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HTML Quotation and Citation Elements


In this chapter we will go through the <blockquote>,<q>, <abbr>, <address>, <cite>, and <bdo> HTML elements.


Example

Here is a quote from WWF's website:

For nearly 60 years, WWF has been protecting the future of nature. The world's leading conservation organization, WWF works in 100 countries and is supported by more than one million members in the United States and close to five million globally.
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HTML <blockquote> for Quotations

The HTML <blockquote> element defines a section that is quoted from another source.

Browsers usually indent <blockquote> elements.

Example

<p>Here is a quote from WWF's website:</p>
<blockquote cite="http://www.worldwildlife.org/who/index.html">
For 50 years, WWF has been protecting the future of nature.
The world's leading conservation organization,
WWF works in 100 countries and is supported by
1.2 million members in the United States and
close to 5 million globally.
</blockquote>
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HTML <q> for Short Quotations

The HTML <q> tag defines a short quotation.

Browsers normally insert quotation marks around the quotation.

Example

<p>WWF's goal is to: <q>Build a future where people live in harmony with nature.</q></p>
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HTML <abbr> for Abbreviations

The HTML <abbr> tag defines an abbreviation or an acronym, like "HTML", "CSS", "Mr.", "Dr.", "ASAP", "ATM".

Marking abbreviations can give useful information to browsers, translation systems and search-engines.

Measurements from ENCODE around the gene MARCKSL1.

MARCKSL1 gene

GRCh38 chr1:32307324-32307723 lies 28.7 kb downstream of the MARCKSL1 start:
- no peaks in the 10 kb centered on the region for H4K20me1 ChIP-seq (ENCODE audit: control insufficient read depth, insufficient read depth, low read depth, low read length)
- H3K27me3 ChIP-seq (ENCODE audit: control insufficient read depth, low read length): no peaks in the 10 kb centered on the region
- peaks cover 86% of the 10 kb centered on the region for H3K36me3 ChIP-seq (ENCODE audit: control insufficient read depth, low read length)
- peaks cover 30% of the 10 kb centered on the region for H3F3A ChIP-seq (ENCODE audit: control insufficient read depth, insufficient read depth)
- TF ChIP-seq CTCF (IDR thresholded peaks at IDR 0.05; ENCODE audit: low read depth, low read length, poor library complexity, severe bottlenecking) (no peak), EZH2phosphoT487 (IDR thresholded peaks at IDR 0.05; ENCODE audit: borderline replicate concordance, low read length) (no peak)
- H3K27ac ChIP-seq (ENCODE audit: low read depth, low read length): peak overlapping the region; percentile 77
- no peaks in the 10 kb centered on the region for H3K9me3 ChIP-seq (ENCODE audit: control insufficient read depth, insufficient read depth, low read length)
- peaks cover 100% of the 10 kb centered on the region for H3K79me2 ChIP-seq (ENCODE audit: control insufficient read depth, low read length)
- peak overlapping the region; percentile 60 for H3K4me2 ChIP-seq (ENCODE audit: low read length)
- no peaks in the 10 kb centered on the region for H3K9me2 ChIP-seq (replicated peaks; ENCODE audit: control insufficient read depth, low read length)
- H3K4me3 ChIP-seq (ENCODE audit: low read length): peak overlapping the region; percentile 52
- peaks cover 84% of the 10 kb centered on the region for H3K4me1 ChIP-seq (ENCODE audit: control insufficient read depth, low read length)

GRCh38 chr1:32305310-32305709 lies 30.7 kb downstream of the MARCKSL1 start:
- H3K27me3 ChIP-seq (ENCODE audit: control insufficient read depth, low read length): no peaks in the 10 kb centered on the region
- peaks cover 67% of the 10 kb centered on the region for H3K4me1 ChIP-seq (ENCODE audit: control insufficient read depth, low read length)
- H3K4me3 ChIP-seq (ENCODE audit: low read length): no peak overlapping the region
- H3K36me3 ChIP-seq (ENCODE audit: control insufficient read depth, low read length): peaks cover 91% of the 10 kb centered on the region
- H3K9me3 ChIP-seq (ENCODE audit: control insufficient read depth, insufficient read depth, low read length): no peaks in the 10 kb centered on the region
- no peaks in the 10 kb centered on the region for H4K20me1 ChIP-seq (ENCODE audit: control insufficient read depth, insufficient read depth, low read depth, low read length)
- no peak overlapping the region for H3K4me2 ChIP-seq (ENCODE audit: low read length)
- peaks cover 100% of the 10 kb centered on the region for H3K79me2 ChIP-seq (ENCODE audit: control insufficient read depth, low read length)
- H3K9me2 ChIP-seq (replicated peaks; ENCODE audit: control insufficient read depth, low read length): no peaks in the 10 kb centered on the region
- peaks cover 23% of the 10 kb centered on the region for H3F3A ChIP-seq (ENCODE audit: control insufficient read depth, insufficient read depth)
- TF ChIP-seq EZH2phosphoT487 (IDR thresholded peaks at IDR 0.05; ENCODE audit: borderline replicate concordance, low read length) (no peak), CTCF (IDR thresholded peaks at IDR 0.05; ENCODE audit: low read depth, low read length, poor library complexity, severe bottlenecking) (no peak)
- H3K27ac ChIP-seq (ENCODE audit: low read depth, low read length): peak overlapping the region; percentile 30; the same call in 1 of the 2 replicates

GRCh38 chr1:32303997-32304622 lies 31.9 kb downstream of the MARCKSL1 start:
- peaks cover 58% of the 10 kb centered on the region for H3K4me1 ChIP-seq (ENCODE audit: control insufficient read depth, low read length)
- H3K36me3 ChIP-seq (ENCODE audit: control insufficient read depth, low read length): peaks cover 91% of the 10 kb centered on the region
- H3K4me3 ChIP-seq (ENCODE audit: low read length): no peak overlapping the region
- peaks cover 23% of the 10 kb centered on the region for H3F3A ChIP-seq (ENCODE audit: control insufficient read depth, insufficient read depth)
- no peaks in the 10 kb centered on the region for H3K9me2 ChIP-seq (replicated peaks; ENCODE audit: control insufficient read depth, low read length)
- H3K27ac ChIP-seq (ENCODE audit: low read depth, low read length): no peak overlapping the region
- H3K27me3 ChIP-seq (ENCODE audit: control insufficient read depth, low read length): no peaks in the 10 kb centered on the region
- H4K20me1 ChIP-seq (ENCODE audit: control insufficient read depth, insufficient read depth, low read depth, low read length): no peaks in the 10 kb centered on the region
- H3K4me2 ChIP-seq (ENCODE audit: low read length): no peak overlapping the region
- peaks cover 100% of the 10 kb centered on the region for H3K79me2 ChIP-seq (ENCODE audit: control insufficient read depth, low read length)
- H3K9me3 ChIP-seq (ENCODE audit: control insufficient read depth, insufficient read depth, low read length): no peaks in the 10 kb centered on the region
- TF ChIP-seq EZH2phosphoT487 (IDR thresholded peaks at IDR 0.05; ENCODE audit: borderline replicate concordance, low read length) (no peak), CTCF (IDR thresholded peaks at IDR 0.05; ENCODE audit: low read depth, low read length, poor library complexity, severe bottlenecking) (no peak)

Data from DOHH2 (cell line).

Tip: Use the global title attribute to show the description for the abbreviation/acronym when you mouse over the element. 

Example

<p>The <abbr title="World Health Organization">WHO</abbr> was founded in 1948.</p>
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HTML <address> for Contact Information

The HTML <address> tag defines the contact information for the author/owner of a document or an article.

The contact information can be an email address, URL, physical address, phone number, social media handle, etc.

The text in the <address> element usually renders in italic, and browsers will always add a line break before and after the <address> element.

Example

<address>
Written by John Doe.<br>
Visit us at:<br>
Example.com<br>
Box 564, Disneyland<br>
USA
</address>
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HTML <cite> for Work Title

The HTML <cite> tag defines the title of a creative work (e.g. a book, a poem, a song, a movie, a painting, a sculpture, etc.).

Note: A person's name is not the title of a work.

The text in the <cite> element usually renders in italic.

Example

<p><cite>The Scream</cite> by Edvard Munch. Painted in 1893.</p>
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HTML <bdo> for Bi-Directional Override

BDO stands for Bi-Directional Override.

The HTML <bdo> tag is used to override the current text direction:

Example

<bdo dir="rtl">This text will be written from right to left</bdo>
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HTML Exercises

Test Yourself With Exercises

Exercise:

Use an HTML element to add quotation marks around the letters "cool".

<p>
I am so cool.
</p>

Start the Exercise


HTML Quotation and Citation Elements

Tag Description
<abbr> Defines an abbreviation or acronym
<address> Defines contact information for the author/owner of a document
<bdo> Defines the text direction
<blockquote> Defines a section that is quoted from another source
<cite> Defines the title of a work
<q> Defines a short inline quotation

For a complete list of all available HTML tags, visit our HTML Tag Reference.